Those interested in Keys' geology can look at Windley Key Fossil Reef State Geologic Site , a reef that's no longer underwater. You can take a boat ride and get a historic exploration at Lignumvitae Key State Botanical Site , a virgin hardwood forest, and Indian Key State Historic Site , once the Miami area's county seat! Both are accessible on ferry trips.
You can feed tarpon off the docks at Robbie's Marina or swim with dolphins, manta rays and sea lions at Theater of the Seas .
Marathon and the Middle Keys
Some of the residents can trace their history to early 1800s settlements. Bahamians raised tropical fruit for a living; New England fishermen searched the sea for its bounty; and in 1908, Henry Flagler's Overseas Railway reached Key Vaca, where the village of Marathon grew as headquarters for the railroad's final push to Key West.
Here your adventure can include a swim with dolphins, an iguana introduction, a visit to a hardwood hammock or rain forest, or a loll on sandy beaches. Roaring jet skis and other water sports are available. Fishing is great on the reefs, the flats or in the deep.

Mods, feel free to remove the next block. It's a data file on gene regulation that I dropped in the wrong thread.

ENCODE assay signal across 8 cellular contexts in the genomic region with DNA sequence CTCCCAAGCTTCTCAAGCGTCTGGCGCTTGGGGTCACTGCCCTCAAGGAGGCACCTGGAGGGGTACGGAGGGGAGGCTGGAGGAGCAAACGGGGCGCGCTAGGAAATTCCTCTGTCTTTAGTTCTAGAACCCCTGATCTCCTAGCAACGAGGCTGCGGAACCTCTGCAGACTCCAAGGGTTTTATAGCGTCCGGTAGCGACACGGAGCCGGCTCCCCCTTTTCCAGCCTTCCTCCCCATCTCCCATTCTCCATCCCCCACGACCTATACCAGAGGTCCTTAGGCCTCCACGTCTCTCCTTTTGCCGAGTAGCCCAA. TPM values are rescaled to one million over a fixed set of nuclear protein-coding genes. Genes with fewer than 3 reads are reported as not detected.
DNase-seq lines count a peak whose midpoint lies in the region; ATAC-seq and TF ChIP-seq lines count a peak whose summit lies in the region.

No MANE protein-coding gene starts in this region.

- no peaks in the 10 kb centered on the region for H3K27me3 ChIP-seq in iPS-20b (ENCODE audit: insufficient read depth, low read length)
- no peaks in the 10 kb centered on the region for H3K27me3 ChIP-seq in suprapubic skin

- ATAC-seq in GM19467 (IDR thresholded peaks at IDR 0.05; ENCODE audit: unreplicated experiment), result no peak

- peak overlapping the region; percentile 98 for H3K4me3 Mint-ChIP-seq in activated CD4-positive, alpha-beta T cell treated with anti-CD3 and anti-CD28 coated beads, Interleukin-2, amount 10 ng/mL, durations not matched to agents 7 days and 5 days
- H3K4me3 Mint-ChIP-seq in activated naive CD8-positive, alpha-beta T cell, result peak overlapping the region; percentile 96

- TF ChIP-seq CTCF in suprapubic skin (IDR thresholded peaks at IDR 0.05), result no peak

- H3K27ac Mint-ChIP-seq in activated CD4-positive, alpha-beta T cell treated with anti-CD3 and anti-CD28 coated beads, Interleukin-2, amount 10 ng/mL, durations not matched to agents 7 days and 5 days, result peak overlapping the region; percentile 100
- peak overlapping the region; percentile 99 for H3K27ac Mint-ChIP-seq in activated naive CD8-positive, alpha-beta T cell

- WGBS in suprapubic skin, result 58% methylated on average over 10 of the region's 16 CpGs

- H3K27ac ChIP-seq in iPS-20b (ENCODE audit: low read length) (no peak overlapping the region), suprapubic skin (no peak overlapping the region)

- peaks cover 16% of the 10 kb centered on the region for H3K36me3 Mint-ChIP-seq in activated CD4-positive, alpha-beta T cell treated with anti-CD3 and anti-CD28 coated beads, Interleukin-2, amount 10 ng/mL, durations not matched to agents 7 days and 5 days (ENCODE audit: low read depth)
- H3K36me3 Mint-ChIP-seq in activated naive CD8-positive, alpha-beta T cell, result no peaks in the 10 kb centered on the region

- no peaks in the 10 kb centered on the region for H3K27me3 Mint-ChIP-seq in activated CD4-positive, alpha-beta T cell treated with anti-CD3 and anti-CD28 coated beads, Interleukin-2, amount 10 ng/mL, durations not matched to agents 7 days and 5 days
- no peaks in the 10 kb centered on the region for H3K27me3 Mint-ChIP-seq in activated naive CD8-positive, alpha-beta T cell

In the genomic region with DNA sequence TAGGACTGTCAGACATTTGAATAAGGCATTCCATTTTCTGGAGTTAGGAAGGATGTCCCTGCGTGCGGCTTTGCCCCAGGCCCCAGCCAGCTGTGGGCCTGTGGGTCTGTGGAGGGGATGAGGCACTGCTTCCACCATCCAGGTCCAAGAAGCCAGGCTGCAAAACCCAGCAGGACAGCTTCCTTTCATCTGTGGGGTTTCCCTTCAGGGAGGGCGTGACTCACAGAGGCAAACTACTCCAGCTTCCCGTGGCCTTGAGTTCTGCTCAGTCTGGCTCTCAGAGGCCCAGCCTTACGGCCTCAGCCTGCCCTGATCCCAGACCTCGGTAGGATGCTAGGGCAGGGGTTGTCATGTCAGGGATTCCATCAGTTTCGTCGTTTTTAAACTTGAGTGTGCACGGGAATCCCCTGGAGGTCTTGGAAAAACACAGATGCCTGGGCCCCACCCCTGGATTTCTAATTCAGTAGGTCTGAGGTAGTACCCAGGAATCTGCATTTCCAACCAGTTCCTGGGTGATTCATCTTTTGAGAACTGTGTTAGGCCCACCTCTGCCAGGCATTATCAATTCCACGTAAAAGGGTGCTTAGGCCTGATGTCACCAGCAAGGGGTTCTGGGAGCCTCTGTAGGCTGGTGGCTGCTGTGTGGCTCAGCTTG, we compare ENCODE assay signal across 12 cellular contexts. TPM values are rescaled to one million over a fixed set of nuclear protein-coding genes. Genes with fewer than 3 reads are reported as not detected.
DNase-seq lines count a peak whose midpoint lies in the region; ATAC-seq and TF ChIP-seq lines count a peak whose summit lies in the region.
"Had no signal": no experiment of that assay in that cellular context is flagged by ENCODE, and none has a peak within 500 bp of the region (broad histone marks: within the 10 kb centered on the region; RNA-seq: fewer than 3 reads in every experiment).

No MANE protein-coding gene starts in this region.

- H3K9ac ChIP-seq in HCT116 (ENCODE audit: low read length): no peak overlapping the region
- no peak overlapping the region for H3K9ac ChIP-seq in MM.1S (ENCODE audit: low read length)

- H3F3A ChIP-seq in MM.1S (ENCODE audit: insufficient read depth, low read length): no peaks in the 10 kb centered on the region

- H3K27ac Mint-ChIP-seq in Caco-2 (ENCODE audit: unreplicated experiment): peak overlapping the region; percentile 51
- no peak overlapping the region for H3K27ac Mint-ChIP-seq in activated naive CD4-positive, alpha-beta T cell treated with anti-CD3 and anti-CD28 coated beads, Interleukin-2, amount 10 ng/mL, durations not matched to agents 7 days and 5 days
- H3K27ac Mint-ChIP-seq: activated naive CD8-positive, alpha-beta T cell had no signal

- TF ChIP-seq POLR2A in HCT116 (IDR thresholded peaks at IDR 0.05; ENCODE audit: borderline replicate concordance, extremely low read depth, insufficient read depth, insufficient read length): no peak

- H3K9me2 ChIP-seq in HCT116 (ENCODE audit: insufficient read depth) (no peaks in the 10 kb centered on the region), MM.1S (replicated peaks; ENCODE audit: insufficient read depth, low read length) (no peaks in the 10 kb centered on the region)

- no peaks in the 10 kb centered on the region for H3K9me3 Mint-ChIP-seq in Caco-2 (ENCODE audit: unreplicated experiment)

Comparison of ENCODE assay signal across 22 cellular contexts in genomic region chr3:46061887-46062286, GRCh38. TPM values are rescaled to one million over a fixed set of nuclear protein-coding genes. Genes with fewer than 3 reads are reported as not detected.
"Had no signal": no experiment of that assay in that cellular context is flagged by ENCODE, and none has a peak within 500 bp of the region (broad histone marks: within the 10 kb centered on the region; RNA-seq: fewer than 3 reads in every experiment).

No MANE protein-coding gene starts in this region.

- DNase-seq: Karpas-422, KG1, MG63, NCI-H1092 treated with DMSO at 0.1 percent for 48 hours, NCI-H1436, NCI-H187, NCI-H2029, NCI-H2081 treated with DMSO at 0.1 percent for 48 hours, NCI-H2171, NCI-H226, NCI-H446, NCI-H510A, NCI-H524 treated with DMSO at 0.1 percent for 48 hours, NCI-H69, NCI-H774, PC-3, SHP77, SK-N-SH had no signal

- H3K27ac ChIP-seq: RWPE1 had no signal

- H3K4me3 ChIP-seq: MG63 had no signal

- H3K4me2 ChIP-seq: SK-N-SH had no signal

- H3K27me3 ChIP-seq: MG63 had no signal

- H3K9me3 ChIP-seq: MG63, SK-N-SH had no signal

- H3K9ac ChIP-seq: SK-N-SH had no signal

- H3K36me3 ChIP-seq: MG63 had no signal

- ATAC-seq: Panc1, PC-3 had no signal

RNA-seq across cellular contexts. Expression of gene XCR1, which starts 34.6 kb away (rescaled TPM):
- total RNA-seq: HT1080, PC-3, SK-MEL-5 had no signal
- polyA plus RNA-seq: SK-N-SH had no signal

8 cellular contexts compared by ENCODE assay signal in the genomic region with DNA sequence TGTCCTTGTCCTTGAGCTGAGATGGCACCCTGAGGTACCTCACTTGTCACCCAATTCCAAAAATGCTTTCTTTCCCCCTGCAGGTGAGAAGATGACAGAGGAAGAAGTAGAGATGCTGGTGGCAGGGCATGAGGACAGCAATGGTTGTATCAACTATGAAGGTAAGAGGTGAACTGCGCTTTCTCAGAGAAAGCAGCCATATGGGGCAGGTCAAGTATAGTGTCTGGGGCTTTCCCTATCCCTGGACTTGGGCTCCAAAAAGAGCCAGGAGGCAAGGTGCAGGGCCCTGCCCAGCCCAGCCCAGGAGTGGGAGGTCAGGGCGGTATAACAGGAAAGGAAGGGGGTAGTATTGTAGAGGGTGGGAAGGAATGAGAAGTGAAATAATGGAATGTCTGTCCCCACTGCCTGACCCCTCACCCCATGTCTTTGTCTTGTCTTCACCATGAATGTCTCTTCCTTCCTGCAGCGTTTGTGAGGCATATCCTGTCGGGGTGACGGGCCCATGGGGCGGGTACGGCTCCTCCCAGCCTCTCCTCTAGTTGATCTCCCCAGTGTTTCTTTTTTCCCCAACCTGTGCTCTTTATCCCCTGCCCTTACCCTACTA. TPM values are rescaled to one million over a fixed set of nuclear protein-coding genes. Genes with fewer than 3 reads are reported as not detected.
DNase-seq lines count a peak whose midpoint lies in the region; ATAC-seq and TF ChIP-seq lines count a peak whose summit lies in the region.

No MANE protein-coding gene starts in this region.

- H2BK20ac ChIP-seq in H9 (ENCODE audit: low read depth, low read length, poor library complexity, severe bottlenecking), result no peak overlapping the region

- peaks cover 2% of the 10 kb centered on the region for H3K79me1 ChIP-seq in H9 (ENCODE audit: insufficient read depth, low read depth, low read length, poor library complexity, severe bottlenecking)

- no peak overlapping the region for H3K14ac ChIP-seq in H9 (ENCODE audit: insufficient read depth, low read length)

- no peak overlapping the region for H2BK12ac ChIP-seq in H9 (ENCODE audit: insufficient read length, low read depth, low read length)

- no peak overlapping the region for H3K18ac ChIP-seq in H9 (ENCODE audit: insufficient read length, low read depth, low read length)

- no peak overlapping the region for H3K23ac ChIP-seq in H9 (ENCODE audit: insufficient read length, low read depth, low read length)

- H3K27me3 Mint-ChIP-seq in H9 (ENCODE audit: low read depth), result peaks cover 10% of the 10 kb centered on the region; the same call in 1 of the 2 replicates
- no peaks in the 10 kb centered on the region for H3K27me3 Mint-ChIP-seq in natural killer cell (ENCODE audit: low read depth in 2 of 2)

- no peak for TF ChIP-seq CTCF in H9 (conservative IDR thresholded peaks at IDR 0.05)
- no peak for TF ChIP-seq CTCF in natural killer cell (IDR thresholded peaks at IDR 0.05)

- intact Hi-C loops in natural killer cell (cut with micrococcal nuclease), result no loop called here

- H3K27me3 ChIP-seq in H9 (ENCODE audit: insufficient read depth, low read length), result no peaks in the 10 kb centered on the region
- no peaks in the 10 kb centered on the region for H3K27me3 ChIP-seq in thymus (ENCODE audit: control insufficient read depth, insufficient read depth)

For a close look at a sea turtle, visit the hospital that treats injured turtles. To learn something about early Indian settlements, visit the Museums of Crane Point, which encompass the Museum of Natural History of the Florida Keys and the Florida Keys Children's Museum .
Bahia Honda and the Lower Keys
Big Pine Key is the center of life in the Lower Keys. Looe Key Reef off Big Pine Key is one of the Keys' top diving spots and one of the best reefs for diving in the world. In July each year, the Sanctuary sponsors a popular music festival promoting the preservation of the Keys' coral reefs.
So popular is Bahia Honda State Park that campers reserve space months in advance to ensure a place in this waterfront paradise with its pristine beaches and warm waters.
Seafood is king, queen and courtier here in the Keys, and no wonder. Fat lobsters, succulent clams, hefty tuna, shrimp, bass, grouper, pompano, swordfish, and of course conch are all fresh and delicious. Conch has been a long-standing resident of the toasty waters around these islands.
Key West is known for its amazing seafood and there are great restaurant all around the city. A & B Lobster House naturally serves some of the best lobster around. If you want oyster head to Alonzo's Oyster Bar . The trendy Nicola Seafood has a wide selection of seafood and a romantic atmosphere.